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Bigger Picture

Oh, the wonder of cropping photos! I can re-center the shot. I can shift the focus. I can cut out junk completely – like my prominent double chin or the outer edges of those pesky, pudgy upper arms. I giggle when I see that members of the younger generation have learned to maximize a photo simply by a careful (and completely odd) pose.

amh cameraThanks to social media, I’ve seen dozens of self-portraits of teens, posed perfectly in front of their hall bathroom mirror. Then, there are girls who sit in the front seat of a car, hold the camera high, and look straight up so that their arms are extended and out of view. This upward glance combined with wide eyes and a bit of a puckered mouth leaves cheek bones high and any extraneous chins invisible.

Whether you’re prone to crop or contort, there is always a bigger picture. People do not live in hall bathrooms, and they don’t ride around in cars with unblinkable fish faces. My chin[s] and arms are there – connected to the rest of my pesky, pudgy stature – all the time. Everyone can see them if they look, but I can more easily ignore their existence if they’re eliminated from every snapshot. Snapshots. Just moments in time. Some, obviously well-posed. Others, obliviously harsh.

Recently, I was looking through some soccer photos a friend had shared. I was fascinated by the folks on the sidelines. Innocent bystanders – not prepared by a pose, or privy to the creative crop – just living in the bigger picture. Some were scowling or laughing or hollering. Some had hair blowing straight up, or “wardrobe difficulties”. Some were bending over to pick up something, while others lounged comfortably – not at all concerned about sitting up straight or sucking in their bellies.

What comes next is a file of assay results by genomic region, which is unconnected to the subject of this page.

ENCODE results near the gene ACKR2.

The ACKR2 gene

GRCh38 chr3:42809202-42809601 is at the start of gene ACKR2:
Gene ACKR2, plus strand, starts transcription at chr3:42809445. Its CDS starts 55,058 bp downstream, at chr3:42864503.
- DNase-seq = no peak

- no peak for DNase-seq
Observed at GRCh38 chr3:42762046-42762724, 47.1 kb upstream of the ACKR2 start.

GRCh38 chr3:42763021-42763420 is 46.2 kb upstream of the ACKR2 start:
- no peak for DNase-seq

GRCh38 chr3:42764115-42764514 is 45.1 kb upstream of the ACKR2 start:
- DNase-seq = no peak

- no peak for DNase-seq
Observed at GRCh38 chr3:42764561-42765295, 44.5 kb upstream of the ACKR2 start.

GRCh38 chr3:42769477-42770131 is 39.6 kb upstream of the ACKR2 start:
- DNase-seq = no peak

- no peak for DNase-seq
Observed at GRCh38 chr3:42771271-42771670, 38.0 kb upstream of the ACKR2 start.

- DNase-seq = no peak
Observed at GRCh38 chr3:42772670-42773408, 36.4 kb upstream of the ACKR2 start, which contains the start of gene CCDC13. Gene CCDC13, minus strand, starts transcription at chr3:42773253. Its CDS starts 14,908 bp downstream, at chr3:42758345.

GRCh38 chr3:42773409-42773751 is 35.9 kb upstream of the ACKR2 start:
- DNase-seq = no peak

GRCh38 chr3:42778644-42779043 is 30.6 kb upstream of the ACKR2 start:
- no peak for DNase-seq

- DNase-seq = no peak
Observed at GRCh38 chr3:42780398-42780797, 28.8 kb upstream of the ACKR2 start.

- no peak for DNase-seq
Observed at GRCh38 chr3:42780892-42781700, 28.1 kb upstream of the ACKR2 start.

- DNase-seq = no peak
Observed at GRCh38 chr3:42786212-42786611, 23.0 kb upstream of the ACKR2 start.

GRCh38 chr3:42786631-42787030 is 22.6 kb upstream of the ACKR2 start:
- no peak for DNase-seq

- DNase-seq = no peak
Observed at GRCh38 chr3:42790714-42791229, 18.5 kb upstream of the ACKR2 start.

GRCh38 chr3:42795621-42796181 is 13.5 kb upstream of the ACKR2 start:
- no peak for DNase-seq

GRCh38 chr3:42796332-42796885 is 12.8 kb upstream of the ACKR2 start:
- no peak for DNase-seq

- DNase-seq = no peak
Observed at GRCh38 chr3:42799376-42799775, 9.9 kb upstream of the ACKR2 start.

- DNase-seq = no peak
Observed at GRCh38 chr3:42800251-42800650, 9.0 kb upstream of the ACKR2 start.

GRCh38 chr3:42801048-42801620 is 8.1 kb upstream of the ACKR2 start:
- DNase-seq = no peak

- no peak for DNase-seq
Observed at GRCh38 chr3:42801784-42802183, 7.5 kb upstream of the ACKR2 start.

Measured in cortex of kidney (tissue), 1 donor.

Real life happens in the bigger picture.

For years I tried to, in essence, crop outsiders’ views into my life. I would only speak about parenting successes, and rarely admit a weakness or fear. When I felt overly visible, I focused my attention on a decent pose or presentation. “She cannot wear those shoes into town; I’ll look like a terrible mom.” “Everybody, just sit in that pew and smile … we’ll hash through all the car ride yelling after church!”

My close friends and family are painfully and beautifully aware of the big picture. They see it all. But for many, the frame of reference has not been accurate because it’s not been complete.

Perhaps someone saw my children and I during a relaxed trip through the grocery store, and now she assumes I “have it all together and always seem so calm – even with all those kids.” Perhaps someone else witnessed one of my hormonal moments where my teeth were clenched and my tone was terse. So that person might assume I “am a total nut job” and asks themselves, if not others, “Why did she have all those kids if it makes her so stressed?”